January 19, 2018
NEW YORK – Luxury marketing's shift toward millennials, as well as ethical and sustainable living, is creating a space for high-end wellness brands and experiences to flourish.
Speaking at Luxury FirstLook 2018: Exclusivity Redefined on Jan. 17, an analyst from Euromonitor spoke about the ways that the luxury industry has sought to monetize health and fitness as well as the factors that have shaped the market’s reception to those efforts. A common theme was that experiential luxury has led more consumers to value luxury brands that can make them healthier and happier.
"Understanding what makes a product premium is more important than ever before," said Fflur Roberts, head of luxury goods research at Euromonitor International. "Spending on things that make us feel better is soaring."
Luxury Daily produced Luxury FirstLook 2018: Exclusivity Redefined on Jan. 17.
Health and wellness
Over the past few years, consumers in general have gravitated toward products that are more ethical and sustainably produced.
This can be observed in the rise of organic and natural foods, the rejection of leather and fur and other trends in the luxury business.
Euromonitor's Ms. Roberts cites research that shows that “natural and organic” and “ environmentally friendly” are two of the top qualities that luxury consumers look for in beauty products.
Experiential luxury is up. Image credit: Euromonitor
"Consumers are more often choosing organic and natural foods above all other types," Ms. Roberts said. "At a time when the political world is in turmoil, luxury is less about showing off wealth and more about what we find meaningful."
At its core, luxury is a way for consumers to be able to express themselves by highlighting aspects that they would like to emphasize. Buying an ethically sourced, organic product is not necessary, but many consumers choose to do so anyway for personal and moral reasons.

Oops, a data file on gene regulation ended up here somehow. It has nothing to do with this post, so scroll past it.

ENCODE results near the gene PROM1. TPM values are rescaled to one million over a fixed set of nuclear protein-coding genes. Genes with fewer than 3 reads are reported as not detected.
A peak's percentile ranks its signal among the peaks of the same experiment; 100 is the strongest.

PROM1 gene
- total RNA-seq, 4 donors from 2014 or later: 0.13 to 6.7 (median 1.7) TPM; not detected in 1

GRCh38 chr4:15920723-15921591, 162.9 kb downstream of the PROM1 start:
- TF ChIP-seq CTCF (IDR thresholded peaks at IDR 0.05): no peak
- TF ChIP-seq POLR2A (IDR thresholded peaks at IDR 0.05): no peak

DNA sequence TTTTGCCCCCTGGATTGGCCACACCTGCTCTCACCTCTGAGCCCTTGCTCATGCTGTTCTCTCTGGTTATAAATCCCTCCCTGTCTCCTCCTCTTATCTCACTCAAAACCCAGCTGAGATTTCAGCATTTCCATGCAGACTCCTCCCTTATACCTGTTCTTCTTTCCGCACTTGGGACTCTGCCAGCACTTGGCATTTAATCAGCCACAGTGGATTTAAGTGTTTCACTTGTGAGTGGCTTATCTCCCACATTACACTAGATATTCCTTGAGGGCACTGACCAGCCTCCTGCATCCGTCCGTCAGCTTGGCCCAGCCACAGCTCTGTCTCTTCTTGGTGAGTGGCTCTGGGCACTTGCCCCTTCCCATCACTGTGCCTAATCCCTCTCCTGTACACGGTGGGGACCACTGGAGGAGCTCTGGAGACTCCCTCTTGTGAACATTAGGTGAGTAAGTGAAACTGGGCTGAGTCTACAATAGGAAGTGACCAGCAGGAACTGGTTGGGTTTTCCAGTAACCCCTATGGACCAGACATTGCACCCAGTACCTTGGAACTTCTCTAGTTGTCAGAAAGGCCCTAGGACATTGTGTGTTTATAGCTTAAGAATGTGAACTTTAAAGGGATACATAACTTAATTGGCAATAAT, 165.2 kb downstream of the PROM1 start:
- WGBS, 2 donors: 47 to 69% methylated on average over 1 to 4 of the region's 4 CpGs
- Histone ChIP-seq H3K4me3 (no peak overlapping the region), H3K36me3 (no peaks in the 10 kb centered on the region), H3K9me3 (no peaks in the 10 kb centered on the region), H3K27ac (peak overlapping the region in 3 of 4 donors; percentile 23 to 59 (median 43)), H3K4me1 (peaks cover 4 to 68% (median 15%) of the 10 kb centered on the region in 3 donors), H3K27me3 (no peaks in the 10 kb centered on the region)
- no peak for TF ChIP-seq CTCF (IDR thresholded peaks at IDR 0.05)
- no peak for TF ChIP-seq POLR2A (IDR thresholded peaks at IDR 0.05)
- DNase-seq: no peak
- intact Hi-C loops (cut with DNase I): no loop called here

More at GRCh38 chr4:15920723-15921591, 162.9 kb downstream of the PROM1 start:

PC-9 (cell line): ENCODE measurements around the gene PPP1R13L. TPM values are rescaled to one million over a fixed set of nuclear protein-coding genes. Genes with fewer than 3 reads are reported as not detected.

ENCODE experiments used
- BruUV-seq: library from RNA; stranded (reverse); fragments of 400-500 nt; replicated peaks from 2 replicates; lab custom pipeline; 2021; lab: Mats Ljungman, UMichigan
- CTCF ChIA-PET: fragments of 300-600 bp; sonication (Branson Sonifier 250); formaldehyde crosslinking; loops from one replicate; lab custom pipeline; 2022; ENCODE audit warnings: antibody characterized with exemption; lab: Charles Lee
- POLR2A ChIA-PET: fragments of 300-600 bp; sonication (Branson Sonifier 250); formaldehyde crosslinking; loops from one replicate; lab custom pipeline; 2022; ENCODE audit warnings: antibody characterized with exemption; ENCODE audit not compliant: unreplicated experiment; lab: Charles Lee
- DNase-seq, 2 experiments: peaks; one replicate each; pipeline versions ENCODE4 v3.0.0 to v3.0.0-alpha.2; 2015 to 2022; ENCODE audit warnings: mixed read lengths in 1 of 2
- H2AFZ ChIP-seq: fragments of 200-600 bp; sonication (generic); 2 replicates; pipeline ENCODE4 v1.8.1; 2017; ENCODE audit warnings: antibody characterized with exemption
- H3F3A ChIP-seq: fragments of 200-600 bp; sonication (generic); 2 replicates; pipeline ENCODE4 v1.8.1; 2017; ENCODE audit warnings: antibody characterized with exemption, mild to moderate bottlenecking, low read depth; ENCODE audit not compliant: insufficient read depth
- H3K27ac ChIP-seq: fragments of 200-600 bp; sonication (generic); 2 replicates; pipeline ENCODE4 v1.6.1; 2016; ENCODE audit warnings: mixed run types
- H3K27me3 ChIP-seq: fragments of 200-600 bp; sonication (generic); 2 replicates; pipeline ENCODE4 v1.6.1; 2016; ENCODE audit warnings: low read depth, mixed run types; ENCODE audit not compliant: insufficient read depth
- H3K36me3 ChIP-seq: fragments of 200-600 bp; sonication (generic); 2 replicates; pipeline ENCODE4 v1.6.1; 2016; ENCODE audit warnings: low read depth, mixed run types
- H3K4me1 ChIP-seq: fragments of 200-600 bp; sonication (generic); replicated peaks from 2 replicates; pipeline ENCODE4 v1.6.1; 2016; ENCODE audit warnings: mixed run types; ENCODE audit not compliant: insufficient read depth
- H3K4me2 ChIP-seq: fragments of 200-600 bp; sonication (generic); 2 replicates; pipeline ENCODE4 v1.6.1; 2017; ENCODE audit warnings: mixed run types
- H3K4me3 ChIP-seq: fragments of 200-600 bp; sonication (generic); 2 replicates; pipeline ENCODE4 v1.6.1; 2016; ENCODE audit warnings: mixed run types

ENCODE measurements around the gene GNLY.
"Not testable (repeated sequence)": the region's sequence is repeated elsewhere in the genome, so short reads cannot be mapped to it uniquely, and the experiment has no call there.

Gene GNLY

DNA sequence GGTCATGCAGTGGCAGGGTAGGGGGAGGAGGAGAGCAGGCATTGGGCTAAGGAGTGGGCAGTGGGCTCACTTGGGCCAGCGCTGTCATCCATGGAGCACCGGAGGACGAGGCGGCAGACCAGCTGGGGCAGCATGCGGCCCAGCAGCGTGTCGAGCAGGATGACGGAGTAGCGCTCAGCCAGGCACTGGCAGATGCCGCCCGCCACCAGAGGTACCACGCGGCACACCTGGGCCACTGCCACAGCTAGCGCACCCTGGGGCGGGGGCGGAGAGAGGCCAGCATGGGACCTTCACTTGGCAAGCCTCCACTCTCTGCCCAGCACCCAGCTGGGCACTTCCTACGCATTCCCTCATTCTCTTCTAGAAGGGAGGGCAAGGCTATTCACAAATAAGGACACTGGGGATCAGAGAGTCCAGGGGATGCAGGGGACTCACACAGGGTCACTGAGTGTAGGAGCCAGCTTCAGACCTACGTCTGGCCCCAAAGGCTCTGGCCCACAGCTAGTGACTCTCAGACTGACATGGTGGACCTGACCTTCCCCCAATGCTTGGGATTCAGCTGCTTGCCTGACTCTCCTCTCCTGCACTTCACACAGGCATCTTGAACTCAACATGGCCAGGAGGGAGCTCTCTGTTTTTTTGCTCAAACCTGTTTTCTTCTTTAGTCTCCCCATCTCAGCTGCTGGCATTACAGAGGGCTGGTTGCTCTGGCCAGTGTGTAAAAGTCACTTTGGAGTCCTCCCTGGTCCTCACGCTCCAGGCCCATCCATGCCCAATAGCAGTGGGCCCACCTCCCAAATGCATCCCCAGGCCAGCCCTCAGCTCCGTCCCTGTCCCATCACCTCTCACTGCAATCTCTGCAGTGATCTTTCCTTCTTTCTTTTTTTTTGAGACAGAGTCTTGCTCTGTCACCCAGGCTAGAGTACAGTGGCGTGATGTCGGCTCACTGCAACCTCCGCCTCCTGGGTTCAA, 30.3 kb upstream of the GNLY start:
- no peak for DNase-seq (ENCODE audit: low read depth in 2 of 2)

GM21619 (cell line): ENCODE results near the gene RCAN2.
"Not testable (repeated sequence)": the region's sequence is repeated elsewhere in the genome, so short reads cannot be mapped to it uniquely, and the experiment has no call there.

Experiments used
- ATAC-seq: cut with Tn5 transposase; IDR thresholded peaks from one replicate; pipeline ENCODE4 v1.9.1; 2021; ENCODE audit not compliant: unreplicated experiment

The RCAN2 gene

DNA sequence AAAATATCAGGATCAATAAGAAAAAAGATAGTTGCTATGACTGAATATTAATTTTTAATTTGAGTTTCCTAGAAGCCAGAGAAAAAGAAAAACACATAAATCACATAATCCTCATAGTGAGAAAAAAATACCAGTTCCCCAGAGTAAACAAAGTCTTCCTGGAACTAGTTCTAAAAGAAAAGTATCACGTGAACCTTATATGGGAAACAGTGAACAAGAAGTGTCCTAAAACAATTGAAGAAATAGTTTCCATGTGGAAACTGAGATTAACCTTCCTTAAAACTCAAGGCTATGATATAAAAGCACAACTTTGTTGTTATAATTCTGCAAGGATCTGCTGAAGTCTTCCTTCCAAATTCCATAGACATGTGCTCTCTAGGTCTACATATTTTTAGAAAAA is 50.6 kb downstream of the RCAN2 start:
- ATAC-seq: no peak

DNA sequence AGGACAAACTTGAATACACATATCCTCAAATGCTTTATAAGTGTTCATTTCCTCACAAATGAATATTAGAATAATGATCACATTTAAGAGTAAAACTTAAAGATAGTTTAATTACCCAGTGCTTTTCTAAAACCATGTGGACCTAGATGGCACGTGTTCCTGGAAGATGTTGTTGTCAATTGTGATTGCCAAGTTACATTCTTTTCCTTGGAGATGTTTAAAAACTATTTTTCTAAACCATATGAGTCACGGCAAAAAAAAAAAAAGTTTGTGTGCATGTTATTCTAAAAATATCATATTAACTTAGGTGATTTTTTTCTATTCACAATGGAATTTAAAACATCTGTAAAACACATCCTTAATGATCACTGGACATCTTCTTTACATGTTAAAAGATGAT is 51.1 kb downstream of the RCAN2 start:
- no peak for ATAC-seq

A quick observation of the luxury market shows that brands from across sectors have all begun integrating health and wellness-related ideas into their campaigns.
For example, Condé Nast-owned Vogue magazine is helping readers with their “new year, new you” efforts by partnering with a health beverage.
Vogue’s partnership with Dirty Lemon, a lemon-based functional beverage, began Jan. 8, just as many consumers were likely to fall off the new year resolution bandwagon. The partnership between the fashion title and health drink brand includes branded Vogue x Dirty Lemon bottles and a subscription offer, promotions that may sway consumers to try an unfamiliar magazine or product (see story).
Also, private aviator Sentient Jet is making it easier for its members with health concerns to travel courtesy of a partnership with a medical concierge.
Consumers want ethical, sustainable products. Image credit: Euromonitor
Sentient has renewed its relationship with PinnacleCare for a second year, offering clients access to medical evacuation and health advisory services. For travelers with chronic illnesses, travel can be a stressful undertaking, leading to a number of healthcare-focused hospitality alliances (see story).
The majority of health and wellness spending has come from millennials. Millennials are “WELLth investors,” as research firm Cassandra put it, who would rather spend their income on personal and societal wellness.
Cassandra’s research found that 73 percent of millennials would rather be healthy than wealthy, and 68 percent would rather splurge on healthy eating than junk food (see story).
This demographic trend will be important in luxury’s interest in emerging markets as developing countries tend to have the greatest number of millennials.
"By 2030, developing countries will account for 60 percent of global GDP," Euromonitor's Ms. Roberts said. "Ultimately as populations grow, we may need to look further afield to meet the growing demand for wellness."